The difference is, every TPU VM has 96 cpu cores and 350GB of RAM. (Pods only get 48 cores per host, but they have 1 host per 8 TPU cores, and the smallest pod has 32 TPU cores, for a whopping 1.2TB of RAM and 196 CPU cores.)

Which is to say, I still think of them as “a TPU”, because nowhere in the world have I ever been able to access that amount of raw horsepower. Not on x86_64 Ubuntu that you can pip install things on, at least. Like a blog. :)

Wanna see a magic trick? Clone tensorflow onto a TPU VM and start building it. htop will light up like a Christmas tree (https://twitter.com/theshawwn/status/1400771262901854214) and it'll finish in about 25 minutes flat, if I remember correctly.

So yeah, Google is throwing around compute like Israel doling out vacations to Tel Aviv for distant relatives: it’s totally free. Partake!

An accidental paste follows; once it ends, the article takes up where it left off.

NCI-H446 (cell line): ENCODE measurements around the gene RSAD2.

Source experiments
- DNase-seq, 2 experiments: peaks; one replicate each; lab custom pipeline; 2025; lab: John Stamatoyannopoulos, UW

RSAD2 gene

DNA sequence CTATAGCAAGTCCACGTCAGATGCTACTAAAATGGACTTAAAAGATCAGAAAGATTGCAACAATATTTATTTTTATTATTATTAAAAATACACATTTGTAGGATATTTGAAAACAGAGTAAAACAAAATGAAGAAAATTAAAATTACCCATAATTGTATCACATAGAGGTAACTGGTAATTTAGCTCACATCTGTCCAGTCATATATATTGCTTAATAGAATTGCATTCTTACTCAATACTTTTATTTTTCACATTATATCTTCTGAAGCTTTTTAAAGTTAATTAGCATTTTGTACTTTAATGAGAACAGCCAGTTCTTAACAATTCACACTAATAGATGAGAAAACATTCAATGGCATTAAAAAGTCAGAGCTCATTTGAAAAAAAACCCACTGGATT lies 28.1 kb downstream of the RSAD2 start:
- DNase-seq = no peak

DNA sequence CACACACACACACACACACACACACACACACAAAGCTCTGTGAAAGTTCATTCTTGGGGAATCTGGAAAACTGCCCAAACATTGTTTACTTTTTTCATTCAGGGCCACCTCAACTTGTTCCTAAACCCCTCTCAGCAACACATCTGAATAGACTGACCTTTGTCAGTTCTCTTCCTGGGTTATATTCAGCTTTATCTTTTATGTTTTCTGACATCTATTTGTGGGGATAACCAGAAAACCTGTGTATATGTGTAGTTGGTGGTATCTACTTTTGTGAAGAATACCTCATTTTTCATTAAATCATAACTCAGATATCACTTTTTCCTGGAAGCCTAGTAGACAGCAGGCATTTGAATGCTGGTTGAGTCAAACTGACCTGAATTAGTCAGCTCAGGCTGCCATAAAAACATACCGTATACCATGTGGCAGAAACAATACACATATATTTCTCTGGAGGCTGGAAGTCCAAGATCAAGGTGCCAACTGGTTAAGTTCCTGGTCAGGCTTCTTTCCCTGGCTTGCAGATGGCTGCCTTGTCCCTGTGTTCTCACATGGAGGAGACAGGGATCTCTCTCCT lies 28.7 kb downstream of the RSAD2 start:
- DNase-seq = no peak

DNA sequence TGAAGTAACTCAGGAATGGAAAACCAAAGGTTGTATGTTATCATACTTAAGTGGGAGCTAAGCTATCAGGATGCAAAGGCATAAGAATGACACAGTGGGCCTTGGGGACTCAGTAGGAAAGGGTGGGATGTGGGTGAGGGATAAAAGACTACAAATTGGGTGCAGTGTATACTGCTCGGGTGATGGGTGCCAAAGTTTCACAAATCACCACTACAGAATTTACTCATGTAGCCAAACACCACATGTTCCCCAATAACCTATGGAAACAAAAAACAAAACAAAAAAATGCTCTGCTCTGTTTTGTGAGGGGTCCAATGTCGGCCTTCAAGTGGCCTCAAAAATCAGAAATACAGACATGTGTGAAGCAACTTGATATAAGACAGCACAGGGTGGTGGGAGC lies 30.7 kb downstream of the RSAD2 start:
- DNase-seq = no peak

(I’m really looking forward to seeing Israel someday. I never realized how beautiful the beaches are...)

96 core TPU VMs, free as in beer! It’s so exciting that I just can’t shut up about it.

TRC gives you access to 100 separate VMs the moment you sign up.

Having access to 100 VM-yachts totally rules. SSHing into 100 of them feels like commanding a WW2 carrier division, or something.

It’s quite literally too fun: I have to force myself not to spend all day unlocking their secrets. There’s so much new territory to explore — every day feels like a tremendous adventure. Our computing ancestors could only dream of exploiting as much hardware as our M1’s take for granted, let alone one of these behemoths. Let alone one hundred!